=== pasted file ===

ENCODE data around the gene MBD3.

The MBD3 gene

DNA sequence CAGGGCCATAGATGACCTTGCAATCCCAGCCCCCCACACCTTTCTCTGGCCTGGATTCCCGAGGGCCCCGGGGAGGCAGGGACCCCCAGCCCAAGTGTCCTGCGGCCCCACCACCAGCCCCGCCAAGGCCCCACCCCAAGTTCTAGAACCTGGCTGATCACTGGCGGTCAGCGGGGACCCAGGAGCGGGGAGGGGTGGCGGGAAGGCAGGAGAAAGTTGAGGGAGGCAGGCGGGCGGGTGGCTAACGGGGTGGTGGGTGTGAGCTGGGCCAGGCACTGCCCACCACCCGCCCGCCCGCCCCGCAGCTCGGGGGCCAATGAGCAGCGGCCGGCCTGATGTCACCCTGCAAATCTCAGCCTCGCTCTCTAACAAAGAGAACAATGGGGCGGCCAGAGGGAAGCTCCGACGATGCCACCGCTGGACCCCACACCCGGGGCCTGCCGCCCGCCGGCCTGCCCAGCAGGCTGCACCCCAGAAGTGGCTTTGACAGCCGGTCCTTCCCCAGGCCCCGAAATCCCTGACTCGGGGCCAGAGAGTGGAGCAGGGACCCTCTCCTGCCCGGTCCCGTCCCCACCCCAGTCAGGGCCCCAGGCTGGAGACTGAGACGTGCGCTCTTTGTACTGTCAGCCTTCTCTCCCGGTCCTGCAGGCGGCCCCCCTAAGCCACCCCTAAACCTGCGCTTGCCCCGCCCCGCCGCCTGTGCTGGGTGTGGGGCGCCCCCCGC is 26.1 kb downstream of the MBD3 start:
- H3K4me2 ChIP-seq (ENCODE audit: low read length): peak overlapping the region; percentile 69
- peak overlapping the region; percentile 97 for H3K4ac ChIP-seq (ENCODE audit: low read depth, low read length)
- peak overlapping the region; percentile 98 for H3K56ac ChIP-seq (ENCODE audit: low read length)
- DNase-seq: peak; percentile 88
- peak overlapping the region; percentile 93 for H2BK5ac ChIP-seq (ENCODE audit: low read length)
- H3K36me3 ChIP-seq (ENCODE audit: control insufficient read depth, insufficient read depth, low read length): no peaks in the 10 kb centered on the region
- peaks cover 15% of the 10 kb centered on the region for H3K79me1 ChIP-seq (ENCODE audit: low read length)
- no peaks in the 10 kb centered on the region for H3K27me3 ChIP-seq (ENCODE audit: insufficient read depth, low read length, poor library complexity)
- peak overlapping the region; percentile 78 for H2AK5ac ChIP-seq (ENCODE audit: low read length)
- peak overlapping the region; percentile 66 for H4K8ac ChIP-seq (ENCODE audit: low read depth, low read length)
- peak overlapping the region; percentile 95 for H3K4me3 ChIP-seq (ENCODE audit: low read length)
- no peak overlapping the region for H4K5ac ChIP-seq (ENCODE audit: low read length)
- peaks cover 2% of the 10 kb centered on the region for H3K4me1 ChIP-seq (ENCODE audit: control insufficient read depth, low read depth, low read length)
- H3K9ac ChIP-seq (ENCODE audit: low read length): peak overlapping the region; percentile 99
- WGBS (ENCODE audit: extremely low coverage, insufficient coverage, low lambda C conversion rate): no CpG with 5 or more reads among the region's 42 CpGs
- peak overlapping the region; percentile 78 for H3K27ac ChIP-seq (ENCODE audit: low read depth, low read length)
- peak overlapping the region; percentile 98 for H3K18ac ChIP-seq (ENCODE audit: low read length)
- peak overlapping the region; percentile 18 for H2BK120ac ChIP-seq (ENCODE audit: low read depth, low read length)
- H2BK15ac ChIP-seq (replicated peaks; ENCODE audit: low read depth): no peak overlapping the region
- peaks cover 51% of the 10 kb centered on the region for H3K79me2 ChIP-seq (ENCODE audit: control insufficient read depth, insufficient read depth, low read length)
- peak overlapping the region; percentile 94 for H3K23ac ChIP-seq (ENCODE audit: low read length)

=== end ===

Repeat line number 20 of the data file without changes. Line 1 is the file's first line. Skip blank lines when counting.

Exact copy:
- peak overlapping the region; percentile 98 for H3K18ac ChIP-seq (ENCODE audit: low read length)